April 28, 2005

Mixtape Friday: Dorm Room Griots' Flow From Above
By Canyon Cody
Published in The Heights

For my little brother's 10th birthday, I sent him The Giver by Lois Lowry. The story follows Jonas through his apprenticeship under the Giver, an old man who serves as his community's Receiver of Memories.

Like the Giver, West African griots have served for centuries as keepers of memories. Griots are oral storytellers who use poetry and music to teach their village about its history. In America, griots became rappers, but somewhere between Senegal and the South Bronx, these rappers forgot the history they were entrusted to protect.

Today, the village of hip-hop suffers from a serious ignorance of its own past, which extends past New York in the 1970s. Modern-day spoken word poets like Saul Williams are hip-hop's true storytellers, but griots are not supposed to be celebrities; they're supposed to be functioning members of every village.


Myran Hunter "We Have Forgotten"

At Boston College, a group of poets called the Dorm Room Griots have recorded Flow From Above, an album of spoken word poetry. They will be performing with musicians and DJs at the record release party on Friday at 9 p.m. at The Perch in McElroy.

On "We Have Forgotten," Myran Hunter, BC '07, speaks about the African musical and social history that hip-hop has sold out. "You can purchase an alternate ego, a lavish lifestyle, worldwide recognition, or even a whole new identity. All of this can be yours for three easy payments of your past, your present, and your future," Hunter says.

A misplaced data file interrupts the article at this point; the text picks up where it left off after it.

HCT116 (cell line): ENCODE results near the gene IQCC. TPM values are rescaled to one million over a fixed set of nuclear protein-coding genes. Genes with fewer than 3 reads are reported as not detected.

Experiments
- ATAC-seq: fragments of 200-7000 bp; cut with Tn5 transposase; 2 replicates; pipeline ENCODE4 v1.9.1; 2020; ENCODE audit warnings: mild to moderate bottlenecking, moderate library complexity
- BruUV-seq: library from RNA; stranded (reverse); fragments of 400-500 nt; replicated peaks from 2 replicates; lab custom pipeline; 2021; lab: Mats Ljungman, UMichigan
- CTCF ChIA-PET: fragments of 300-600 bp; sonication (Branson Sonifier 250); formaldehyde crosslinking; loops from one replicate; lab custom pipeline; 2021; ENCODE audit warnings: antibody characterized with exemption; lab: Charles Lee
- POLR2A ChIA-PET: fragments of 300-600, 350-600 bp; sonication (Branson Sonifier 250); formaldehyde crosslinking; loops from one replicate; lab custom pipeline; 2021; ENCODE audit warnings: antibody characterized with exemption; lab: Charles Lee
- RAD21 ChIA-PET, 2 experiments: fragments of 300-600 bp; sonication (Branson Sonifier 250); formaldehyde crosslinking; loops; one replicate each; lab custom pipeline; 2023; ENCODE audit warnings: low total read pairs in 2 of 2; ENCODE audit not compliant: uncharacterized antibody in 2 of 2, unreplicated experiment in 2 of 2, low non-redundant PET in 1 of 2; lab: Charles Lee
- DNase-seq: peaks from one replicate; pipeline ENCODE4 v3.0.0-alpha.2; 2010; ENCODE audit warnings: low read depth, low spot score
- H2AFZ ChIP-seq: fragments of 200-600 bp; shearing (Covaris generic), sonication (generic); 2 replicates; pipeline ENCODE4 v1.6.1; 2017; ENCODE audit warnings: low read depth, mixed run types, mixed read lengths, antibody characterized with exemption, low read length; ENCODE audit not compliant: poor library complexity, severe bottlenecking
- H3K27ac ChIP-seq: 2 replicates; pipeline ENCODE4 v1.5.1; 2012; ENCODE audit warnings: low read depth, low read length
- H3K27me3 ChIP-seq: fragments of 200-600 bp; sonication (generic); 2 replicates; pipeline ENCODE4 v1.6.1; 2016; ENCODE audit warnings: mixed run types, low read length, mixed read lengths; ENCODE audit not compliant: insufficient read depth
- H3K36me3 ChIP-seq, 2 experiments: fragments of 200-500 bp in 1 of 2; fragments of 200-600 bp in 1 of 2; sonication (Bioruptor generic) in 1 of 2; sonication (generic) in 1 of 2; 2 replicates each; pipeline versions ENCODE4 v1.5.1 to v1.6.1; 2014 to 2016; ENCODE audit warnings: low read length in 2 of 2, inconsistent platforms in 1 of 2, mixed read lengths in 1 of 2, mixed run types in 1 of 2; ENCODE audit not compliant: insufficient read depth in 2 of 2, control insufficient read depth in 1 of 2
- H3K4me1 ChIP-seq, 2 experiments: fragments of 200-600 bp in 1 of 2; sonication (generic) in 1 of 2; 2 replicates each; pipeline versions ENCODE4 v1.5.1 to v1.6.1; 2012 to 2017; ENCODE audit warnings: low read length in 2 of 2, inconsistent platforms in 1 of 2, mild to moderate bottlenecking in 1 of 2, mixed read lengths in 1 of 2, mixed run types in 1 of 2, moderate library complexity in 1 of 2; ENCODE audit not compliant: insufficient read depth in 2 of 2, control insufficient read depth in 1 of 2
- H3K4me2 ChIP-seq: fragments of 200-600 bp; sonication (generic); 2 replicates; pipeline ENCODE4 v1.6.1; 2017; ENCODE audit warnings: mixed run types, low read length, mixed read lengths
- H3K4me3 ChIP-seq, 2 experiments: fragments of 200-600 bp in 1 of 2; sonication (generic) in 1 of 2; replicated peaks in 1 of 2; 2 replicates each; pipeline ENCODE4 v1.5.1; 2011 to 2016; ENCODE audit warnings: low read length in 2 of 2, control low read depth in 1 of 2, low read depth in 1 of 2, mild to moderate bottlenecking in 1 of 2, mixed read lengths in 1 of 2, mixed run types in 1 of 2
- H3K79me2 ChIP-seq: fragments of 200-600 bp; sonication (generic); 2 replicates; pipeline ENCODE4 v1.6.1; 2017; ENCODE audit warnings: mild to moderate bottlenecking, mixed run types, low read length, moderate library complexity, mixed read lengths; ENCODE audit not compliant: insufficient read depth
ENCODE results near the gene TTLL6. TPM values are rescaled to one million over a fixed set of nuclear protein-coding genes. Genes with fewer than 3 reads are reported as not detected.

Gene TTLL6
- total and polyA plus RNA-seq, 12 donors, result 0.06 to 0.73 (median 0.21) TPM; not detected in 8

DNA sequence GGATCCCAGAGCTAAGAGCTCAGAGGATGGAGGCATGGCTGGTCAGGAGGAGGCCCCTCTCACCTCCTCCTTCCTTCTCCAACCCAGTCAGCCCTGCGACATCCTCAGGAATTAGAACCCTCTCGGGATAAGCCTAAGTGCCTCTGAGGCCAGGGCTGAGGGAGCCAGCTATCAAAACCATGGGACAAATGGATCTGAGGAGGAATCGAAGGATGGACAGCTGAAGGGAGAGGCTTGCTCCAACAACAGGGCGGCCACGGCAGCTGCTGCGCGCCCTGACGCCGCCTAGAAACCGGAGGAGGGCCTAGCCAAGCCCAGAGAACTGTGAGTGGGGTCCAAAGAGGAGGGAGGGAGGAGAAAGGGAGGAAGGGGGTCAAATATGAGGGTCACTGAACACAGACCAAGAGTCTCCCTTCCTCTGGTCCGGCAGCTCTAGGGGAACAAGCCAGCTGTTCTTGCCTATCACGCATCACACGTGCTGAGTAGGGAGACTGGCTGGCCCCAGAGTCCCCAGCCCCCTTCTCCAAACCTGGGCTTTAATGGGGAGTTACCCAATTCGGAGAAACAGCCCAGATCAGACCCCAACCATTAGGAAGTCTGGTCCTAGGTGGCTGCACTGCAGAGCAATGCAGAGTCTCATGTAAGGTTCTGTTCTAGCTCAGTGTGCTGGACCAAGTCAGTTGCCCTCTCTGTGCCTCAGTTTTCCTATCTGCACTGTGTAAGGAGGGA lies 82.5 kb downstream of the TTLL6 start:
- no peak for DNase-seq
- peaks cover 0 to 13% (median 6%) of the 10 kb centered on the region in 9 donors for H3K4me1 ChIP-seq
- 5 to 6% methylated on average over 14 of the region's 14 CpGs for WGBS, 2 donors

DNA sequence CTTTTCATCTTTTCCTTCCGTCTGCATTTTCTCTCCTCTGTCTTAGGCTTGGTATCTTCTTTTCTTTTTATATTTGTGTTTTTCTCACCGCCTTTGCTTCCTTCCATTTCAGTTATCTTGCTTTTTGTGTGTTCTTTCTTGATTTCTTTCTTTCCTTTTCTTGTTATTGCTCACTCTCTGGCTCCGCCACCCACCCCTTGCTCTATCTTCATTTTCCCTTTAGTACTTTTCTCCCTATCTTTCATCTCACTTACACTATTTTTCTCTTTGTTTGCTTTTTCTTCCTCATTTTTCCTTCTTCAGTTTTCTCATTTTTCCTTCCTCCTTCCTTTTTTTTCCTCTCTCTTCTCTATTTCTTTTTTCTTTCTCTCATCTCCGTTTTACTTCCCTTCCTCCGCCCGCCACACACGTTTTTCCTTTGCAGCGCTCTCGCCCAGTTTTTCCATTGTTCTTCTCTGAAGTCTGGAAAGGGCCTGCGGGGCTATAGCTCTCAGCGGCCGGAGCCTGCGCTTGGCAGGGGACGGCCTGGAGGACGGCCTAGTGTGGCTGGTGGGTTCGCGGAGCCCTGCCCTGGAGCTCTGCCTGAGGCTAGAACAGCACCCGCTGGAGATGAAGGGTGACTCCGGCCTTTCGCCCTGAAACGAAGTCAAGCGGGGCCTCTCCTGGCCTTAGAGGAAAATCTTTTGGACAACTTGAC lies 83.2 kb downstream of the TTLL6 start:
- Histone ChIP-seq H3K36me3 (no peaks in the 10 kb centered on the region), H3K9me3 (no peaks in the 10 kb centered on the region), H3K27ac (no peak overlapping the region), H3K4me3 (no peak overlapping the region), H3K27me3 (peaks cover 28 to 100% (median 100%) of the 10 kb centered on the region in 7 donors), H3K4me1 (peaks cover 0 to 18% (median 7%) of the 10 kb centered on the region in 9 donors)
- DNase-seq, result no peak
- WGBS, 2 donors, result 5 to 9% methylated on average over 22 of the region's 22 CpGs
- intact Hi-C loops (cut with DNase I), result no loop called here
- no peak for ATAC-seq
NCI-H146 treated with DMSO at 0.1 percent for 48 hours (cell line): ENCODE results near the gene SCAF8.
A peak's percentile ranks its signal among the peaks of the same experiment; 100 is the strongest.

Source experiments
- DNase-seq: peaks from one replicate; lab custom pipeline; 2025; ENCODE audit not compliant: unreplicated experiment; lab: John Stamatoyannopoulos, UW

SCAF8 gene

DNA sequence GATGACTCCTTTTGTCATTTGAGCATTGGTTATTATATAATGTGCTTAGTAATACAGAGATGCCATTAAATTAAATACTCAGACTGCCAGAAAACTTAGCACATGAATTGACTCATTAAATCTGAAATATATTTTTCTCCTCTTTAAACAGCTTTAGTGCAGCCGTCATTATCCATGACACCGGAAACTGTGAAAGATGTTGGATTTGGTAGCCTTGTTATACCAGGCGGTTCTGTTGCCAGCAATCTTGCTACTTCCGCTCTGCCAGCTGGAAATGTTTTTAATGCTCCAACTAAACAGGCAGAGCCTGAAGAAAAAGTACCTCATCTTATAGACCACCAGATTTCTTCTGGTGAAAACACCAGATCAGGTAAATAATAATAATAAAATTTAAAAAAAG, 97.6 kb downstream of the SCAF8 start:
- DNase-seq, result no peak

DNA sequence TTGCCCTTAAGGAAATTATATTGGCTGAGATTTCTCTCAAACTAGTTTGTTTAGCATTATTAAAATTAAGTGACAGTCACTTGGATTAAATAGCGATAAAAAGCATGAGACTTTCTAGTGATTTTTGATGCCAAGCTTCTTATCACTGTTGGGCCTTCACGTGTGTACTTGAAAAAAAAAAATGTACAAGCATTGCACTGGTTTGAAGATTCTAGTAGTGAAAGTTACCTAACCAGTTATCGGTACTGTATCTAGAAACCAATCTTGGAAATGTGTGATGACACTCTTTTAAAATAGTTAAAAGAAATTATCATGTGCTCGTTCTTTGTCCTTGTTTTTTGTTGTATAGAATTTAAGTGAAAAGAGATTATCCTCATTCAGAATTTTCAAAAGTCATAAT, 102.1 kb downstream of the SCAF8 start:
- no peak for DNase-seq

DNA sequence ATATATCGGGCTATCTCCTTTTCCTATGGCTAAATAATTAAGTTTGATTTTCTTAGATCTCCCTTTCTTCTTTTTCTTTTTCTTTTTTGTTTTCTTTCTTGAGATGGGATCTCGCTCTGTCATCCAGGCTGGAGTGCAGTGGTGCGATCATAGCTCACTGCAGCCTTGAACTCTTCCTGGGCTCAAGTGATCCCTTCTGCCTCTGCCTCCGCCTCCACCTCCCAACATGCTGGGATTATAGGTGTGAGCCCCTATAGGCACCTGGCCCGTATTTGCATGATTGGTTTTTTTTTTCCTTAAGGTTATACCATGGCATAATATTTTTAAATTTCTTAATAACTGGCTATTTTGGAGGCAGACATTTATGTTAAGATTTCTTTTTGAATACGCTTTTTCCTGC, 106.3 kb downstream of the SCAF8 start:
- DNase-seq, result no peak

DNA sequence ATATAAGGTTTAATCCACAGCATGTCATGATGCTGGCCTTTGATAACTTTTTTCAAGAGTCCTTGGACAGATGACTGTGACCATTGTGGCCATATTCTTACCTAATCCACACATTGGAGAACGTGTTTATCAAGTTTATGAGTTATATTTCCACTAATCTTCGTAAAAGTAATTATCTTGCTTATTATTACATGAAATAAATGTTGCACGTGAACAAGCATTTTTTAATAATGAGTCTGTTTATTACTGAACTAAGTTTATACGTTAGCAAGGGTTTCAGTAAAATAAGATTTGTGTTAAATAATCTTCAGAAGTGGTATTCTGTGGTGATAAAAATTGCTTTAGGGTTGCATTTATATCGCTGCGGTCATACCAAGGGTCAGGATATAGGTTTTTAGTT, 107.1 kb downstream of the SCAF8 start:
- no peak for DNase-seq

Noah "The Conflict"

"We are the BC '06, on this track from his upcoming rap album. Noah brings variety to the poetry album, rapping about the inherent conflicts involved in struggling to succeed in a country that was built on slavery.


Martine Russell "Moonbeams"
Griots are both men and women, but hip-hop refuses to pass the mic to females. On "Moonbeams," Martine Russell, BC '06, sings her ode to the urban village, the "birth-mother to b-boys and b-girls." Her poem celebrates the persistence of a battered, but not beaten, metropolis, "survivor of Nixon and drug wars / all the while she continues to smile."

Sean Dwyer "Woodrow Wilson"
Time for some American history. "It's no wonder to which demographic democracy reaches / it's been since Woodrow Wilson when a president wrote his own speeches," raps Sean Dwyer BC '04.

More than guns or drugs, hip-hop promotes consumerism. Rappers are like commercials, encouraging listeners to buy, buy, buy. On his track, Dwyer explores how blind consumerism leads to global injustice: "I need to purchase more dead weight, my clothes have more pockets / Am I purchasing death? Wait, how'd they pay for those rockets?"